This study was approved by the Institutional Animal Care and Use Committee (IACUC) of the Jeonbuk National University Laboratory Animal Center, Jeonbuk National University, Korea. All animals were cared for in accordance with the regulations of the IACUC under the supervision of licensed veterinarians. The study was conducted according to the ARRIVE guidelines for the reporting of animal experiments. The surgical procedures and assessment of the unions were performed according to the methods of Liao et al .
Forty rats were divided into the following four groups, and ten rats were assigned to each group:
Group I: absorbable collagen sponge (ACS) (Gelfoam; Mascia Brunelli Spa, Milano, Italy) alone group; group II: DFDB graft group-cancellous bone chips (Community Tissue Services, Dayton, OH, USA); group III: autogenous bone graft group (iliac cortico-cancellous bone); group IV: rhBMP-2 implant group (Daewoong CG Bio Pharmaceutical Co. Ltd., Seoul, Korea) with ACS.
Pathogen-free 12-week-old female Lewis rats (230 – 290 g) were purchased from Orient Bio (Seoul, Korea). They were housed in a laminar flow cabinet with a 12 h light/dark cycle and maintained on standard laboratory chow ad libitum. Each rat was given an intraperitoneal injection of 0.1 mg/kg zoledronic acid (Zometa) once a week for 10 weeks. After that, femoral bone defect surgery was performed on all rats. All rats underwent radiographic studies every two weeks after the surgical procedure. Sixteen weeks after the operation, the bone volume in the defect site of the femur was assessed by micro-computed tomography. All animals were euthanized at 16 weeks after surgery and their right femurs were harvested. Union rate determination, manual palpation, and histologic studies were performed for the defect site of the femur.
All rats were anesthetized using ZoletilⓇ (Virbac, France) intraperitoneally (7 mg/kg). The right hind limb was shaved and disinfected with alcohol and povidone-iodine. A longitudinal 3-cm skin incision was made in the lateral aspect of the femur and the entire length of the right femur was exposed. The periosteum was stripped from the shaft. A 5-mm mid-diaphyseal full-thickness defect was created using a bone saw. A polyethylene plate (23 mm × 4 mm × 4 mm) was secured with four 0.99-mm Kirschner wires and two 0.53-mm steel cerclage wires on the lateral side of the femur, as previously described . Each testing material was inserted into the defect in groups II, III, and IV. ACS only was inserted into group I. Iliac cortico-cancellous bone was used for the autograft group. We performed an oblique 2-cm skin incision over the posterior superior iliac spine (PSIS) to retract the soft tissue and expose the PSIS. After cortical osteotomy, cortico-cancellous bone grafts were taken using a small-size curette. Autobone and DFDB were grafted in 0.5 cc amounts. For accurate grafting, we measured 0.5 cc using a 2-cc syringe. rhBMP was implanted at 10 µg/0.5cc. In the femoral defect model, 10 μg BMP was most effective in inducing bone formation [19,20].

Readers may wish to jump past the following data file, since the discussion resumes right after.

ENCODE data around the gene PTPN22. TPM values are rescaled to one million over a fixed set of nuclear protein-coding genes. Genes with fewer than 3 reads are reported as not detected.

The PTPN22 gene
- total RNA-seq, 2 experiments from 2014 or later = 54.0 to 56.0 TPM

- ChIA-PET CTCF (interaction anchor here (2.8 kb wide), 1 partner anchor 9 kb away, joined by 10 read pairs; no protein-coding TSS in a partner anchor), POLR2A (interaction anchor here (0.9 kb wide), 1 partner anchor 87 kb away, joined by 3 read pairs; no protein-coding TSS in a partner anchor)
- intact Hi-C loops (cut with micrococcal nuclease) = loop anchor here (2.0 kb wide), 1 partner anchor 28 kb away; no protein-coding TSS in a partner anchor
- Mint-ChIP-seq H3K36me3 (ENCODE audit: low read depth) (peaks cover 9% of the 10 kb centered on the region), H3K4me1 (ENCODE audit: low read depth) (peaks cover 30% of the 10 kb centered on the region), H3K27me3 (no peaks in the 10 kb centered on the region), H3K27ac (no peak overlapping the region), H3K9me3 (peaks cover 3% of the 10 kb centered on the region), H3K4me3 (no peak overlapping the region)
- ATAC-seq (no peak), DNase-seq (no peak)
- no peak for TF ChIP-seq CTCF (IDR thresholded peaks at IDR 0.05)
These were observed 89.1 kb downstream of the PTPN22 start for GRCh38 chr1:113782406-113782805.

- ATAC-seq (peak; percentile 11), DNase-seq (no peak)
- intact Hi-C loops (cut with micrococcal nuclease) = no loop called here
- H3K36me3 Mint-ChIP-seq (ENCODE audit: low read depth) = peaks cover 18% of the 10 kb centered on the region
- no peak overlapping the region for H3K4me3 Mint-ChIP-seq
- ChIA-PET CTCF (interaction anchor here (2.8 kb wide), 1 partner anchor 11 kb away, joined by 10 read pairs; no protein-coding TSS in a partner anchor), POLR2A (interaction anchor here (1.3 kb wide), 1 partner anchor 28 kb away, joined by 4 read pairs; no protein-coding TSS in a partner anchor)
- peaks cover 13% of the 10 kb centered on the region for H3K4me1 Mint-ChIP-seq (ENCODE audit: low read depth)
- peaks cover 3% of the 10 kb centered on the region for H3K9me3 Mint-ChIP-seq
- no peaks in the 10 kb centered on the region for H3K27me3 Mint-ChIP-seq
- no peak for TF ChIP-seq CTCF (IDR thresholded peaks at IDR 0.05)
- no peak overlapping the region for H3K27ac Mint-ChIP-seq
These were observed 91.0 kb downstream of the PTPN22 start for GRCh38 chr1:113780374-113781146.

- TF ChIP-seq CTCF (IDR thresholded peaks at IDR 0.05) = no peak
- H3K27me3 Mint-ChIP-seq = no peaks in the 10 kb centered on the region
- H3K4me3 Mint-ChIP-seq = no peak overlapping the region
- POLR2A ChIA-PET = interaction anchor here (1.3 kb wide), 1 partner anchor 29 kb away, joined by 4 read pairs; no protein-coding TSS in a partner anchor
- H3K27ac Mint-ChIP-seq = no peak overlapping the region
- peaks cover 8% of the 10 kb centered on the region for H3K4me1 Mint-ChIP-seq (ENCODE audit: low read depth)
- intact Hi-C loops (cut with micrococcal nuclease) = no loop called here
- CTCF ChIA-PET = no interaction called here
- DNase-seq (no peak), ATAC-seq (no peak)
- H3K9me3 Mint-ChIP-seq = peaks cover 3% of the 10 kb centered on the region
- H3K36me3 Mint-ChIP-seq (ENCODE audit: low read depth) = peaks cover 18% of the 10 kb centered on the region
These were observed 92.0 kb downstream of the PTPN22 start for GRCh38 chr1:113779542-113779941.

All animals were anesthetized and radiographs were taken every two weeks. The rats were imaged with a high-resolution digital mammographic imager (Mammomat Novation, Siemens AG Medical Solutions, Erlangen, Germany). All images were obtained with exposure settings of 34 kVp and 110 mA at a magnification of 1.5×. Radiographic union was assessed by bony bridge formation of the cortex. A complete union was defined as the bony bridge formation of both cortexes in radiography while a partial union was defined as the bony bridge formation of one cortex. Nonunion was defined as no bony bridge formation.
Sixteen weeks after surgery, all rats underwent micro-CT scanning (NFR Polaris-G90, NanoFocusRay Co., LTF., Jeonju, Korea) to evaluate bone volume and healing of the defect site. The scanner was set at an X-ray voltage of 70 kVp with an X-ray current of 100 µA. The scans were completed over 360° of rotation of the X-ray tube. All micro-CT image data were acquired using live, free-breathing rats anesthetized by intraperitoneal ZoletilⓇ injections. We measured the bone volumes around the defect site using a micro-CT scanner (NFR Polaris-G90). A cylindrically shaped region of interest (ROI) was established with the middle of the bone defect site as the center, which had a diameter of 14.25 mm and a height of 6.65 m. The bone volume (BV), tissue volume (TV), and bone volume (BV/TV) percentage were measured in the ROI.
Manual Palpation and Manipulation
Manual palpation is a sensitive and specific method of assessing bone fusion [13,21-23]. Manual palpation with varus/valgus and anterior/posterior angulated force was performed for all harvested specimens with a particular focus at the defect region. All specimens were manipulated with a force high enough to evaluate the gross motion. When no motion was present, it was considered a complete union, as previously described .
We performed bony biopsies of the resected femurs to evaluate the bone healing potential. The resected femurs and jaws were fixed in 10% neutral buffered formalin and decalcified in 10% ethylenediaminetetraacetic acid (EDTA) for 10 days or in rapid decalcifying solution (Calci-Clear Rapid, National Diagnostics, Atlanta, GA, USA) for 12 to 24 h. To evaluate the histologic changes, paraffin-embedded tissue sections were stained with hematoxylin (Sigma-Aldrich, St. Louis, MO, USA).
Statistical analysis was carried out with Statistical Package for Social Sciences software (SPSS Inc., Seoul, Korea). The union rates detected by radiological evaluation (union rate), the manual test, and the bone volume in micro-computed tomography were compared using one-way analysis of variance (ANOVA) with a post-hoc test (Scheffe test). P-values of less than 0.05 were considered statistically significant.